Monakwe's challengers fall on the scale of urgency

Radijeng
Radijeng

Ten regional leaders of the Botswana Public Employees Union (BOPEU) challenging the presidency of Olefile Monakwe have failed at first hurdle after Justice Godfrey Radijeng ruled that their applicationwas not urgent.

With the internal strife at the union continuing, Mothusi Mojela, Mompoloki Comfort, Onalethata Lebotse, Babedi Keboneng, Joseph Kasorere, Dineo Leboro, Nyandera Samuel, Tambona Jopi, Morulaganyi Moalosi and Eunice Rantsudu took the union’s acting president and the union to court on urgent basis. They were challenging the lawfulness of certain decisions purportedly taken by the National Executive Committee (NEC) of BOPEU during a meeting of April 27, 2019 under his chairmanship including his ascendancy to being the union’s acting presidency.

The decisions of the NEC sought to be impugned include the purported dissolution in September 2019 of three regional negative committees of the Union while the decision of Monakwe sought to be impugned is the suspension of the first applicant as a member of the Union. The dissolved regional committees include Francistown, Central and Kgaga considered to be amongst the five biggest in the union, constituting in all about one third of the union membership.

When making a ruling on the matter this week, Gaborone High Court Judge Justice Radijeng dismissed the application with costs stating that it failed the test of urgency.


Justice Radijeng ruled that the applicants failed to justify why the orders they sought qualified to be urgent while they arose or relate to a meeting held on April 27, 2019.

“That there is logical nexus as averred by the Applicants between the meeting of April 27 and its attendant resolutions and the decisions of the September 13, 2019 does not in my view compel for the grant of orders sought relating specifically to the meeting and resolutions,” said Radijeng.

Although the Judge expressed satisfaction that the applicants have presented the said meeting and its resolutions as foundational or background informing the decisions challenged, however, he cited that the basis for the declaration of the meeting and its attendant resolutions as null and void has not been set out to be justified on urgent terms.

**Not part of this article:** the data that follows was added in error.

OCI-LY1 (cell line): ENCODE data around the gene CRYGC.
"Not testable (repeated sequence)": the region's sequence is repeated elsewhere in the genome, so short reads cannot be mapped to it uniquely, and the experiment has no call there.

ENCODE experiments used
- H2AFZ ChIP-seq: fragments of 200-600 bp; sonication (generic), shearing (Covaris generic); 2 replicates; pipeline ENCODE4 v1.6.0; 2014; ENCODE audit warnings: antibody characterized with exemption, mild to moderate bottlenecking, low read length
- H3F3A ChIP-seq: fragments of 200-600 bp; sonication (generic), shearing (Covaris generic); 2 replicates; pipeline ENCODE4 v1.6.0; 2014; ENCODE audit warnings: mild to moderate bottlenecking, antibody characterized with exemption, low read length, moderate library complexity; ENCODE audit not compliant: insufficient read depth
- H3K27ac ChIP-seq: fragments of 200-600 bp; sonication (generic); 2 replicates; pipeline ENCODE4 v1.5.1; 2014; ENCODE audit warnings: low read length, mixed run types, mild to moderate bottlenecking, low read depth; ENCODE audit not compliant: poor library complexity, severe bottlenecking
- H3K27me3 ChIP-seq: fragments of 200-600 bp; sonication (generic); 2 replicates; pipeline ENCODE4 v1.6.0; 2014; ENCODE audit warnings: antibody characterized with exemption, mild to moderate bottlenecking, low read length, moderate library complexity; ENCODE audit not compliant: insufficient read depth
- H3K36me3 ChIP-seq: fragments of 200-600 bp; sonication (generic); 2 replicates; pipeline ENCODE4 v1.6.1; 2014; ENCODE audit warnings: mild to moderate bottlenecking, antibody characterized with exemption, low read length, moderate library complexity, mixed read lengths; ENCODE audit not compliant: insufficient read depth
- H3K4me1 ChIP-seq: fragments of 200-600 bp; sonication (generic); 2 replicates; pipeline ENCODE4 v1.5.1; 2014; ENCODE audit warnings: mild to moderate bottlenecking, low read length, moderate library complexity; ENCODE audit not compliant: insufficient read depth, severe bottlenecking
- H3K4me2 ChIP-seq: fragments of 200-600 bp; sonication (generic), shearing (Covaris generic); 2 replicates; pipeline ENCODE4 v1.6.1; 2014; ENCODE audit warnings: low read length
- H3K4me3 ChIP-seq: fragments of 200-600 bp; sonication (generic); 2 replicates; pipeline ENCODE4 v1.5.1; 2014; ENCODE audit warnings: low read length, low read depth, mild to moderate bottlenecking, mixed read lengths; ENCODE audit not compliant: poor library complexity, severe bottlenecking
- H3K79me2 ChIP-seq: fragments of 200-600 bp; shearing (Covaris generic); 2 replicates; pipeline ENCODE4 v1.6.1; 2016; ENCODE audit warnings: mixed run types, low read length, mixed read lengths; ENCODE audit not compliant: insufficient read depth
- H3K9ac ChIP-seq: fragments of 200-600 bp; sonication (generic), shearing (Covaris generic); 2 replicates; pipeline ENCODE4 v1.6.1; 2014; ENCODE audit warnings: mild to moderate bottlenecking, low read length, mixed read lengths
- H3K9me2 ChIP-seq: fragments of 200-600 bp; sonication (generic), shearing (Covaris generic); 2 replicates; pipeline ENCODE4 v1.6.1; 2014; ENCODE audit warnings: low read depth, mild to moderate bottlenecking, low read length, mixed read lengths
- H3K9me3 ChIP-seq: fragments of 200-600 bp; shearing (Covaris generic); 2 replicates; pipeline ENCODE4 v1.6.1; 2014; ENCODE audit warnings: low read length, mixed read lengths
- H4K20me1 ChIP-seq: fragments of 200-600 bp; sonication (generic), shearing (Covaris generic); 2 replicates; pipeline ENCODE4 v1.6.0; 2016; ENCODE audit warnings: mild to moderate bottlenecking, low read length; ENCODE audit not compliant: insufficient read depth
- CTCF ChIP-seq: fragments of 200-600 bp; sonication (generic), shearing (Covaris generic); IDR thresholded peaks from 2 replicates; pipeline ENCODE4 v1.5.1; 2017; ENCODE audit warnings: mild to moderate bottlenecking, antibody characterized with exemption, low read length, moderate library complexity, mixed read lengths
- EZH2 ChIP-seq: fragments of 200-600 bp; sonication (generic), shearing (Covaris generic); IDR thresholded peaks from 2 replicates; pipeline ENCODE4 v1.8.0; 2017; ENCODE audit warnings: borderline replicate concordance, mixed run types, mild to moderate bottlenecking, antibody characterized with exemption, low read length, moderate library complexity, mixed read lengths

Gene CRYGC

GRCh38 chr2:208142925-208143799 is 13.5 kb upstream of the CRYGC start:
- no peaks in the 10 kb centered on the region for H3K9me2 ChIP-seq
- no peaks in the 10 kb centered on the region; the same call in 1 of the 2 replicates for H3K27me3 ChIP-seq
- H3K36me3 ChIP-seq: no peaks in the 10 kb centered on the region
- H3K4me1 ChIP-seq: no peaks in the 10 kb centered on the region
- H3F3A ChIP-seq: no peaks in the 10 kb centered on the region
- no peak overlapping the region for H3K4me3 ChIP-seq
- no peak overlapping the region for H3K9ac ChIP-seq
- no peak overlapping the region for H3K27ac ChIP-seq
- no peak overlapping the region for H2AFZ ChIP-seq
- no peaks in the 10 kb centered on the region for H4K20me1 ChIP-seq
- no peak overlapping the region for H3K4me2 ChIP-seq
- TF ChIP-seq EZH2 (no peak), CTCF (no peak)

He said that the applicants could get satisfactory relief in due course. Radijeng highlighted that all the applicants, save for Mojela, could participate in the union’s activities, in particular the CEC meeting scheduled for December.

Radijeng also said that the court has not had the benefit to assess the prejudice likely arising from an averment by the applicants that the dissolution of the regional executive committees adversely affects the union and its members in terms of the rights of members conferred by the constitution.     

The applicants had argued that the decision to dissolve the regional committees was in fact taken by some members of the NEC who did not form a quorum at a meeting, which was not validly convened. They say in the papers that the purported meeting of April 27, 2019 was unlawful hence it could not take decisions to dissolve the committees. “By reason of lack of quorum, the NEC was not properly constituted and it could not act as a body.  There is no provision in the constitution entitling the NEC to act as a body in the absence of a quorum, except at a properly reconvened meeting,” they said in their arguments.

They argued that the decision taken by some members of the NEC not constituting a quorum has no validity nor does a notice sent by email by someone other than the general secretary have any validity.

That being, so all business purportedly conducted at such invalid meeting has no legal force or effect.

The dismissal comes just a few weeks before the union hold its Central Executive Congress in December. 

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